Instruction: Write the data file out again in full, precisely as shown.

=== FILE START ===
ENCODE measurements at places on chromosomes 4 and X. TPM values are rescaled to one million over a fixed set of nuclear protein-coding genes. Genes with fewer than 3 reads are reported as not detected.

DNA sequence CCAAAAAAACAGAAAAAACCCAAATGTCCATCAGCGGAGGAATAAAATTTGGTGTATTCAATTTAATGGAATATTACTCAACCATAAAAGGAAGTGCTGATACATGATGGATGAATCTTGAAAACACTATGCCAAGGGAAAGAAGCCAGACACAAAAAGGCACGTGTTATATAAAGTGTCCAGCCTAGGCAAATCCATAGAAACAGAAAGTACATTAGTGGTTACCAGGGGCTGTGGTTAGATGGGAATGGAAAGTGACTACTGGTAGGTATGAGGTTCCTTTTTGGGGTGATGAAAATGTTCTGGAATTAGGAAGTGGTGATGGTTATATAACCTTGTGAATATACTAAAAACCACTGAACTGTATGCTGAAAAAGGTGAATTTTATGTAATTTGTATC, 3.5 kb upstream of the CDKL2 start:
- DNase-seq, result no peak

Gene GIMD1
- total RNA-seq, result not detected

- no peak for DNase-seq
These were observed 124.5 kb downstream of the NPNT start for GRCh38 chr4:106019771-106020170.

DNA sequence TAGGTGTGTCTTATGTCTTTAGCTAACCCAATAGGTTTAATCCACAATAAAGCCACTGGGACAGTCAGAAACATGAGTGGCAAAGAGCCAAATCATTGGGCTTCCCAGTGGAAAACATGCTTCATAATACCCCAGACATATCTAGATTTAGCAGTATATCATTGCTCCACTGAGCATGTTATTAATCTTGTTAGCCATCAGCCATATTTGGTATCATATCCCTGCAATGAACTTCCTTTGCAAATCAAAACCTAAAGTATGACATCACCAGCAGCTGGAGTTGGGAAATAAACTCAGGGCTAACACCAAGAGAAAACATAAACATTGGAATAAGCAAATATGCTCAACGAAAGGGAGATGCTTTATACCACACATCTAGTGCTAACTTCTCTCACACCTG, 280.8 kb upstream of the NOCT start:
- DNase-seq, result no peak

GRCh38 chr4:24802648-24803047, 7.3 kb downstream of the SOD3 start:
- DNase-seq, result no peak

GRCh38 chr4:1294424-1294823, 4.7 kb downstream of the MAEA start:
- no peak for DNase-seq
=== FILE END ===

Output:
ENCODE measurements at places on chromosomes 4 and X. TPM values are rescaled to one million over a fixed set of nuclear protein-coding genes. Genes with fewer than 3 reads are reported as not detected.

DNA sequence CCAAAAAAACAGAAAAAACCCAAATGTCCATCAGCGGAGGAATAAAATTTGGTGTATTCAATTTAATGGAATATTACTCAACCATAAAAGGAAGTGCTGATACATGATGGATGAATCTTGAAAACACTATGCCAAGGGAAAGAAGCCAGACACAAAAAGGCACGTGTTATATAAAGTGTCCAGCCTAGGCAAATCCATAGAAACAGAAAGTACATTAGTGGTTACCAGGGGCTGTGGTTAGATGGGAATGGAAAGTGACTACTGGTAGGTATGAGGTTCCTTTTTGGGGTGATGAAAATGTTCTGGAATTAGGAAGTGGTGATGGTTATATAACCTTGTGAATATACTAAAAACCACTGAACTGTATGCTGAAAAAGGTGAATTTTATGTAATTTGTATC, 3.5 kb upstream of the CDKL2 start:
- DNase-seq, result no peak

Gene GIMD1
- total RNA-seq, result not detected

- no peak for DNase-seq
These were observed 124.5 kb downstream of the NPNT start for GRCh38 chr4:106019771-106020170.

DNA sequence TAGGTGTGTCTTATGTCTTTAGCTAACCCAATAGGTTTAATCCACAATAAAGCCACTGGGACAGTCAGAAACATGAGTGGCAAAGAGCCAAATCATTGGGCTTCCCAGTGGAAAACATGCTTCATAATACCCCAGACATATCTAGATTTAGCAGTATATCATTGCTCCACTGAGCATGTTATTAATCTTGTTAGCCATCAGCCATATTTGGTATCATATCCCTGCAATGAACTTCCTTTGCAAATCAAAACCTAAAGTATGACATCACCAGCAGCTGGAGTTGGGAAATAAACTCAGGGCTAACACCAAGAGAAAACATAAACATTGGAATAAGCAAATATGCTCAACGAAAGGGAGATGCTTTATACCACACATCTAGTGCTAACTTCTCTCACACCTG, 280.8 kb upstream of the NOCT start:
- DNase-seq, result no peak

GRCh38 chr4:24802648-24803047, 7.3 kb downstream of the SOD3 start:
- DNase-seq, result no peak

GRCh38 chr4:1294424-1294823, 4.7 kb downstream of the MAEA start:
- no peak for DNase-seq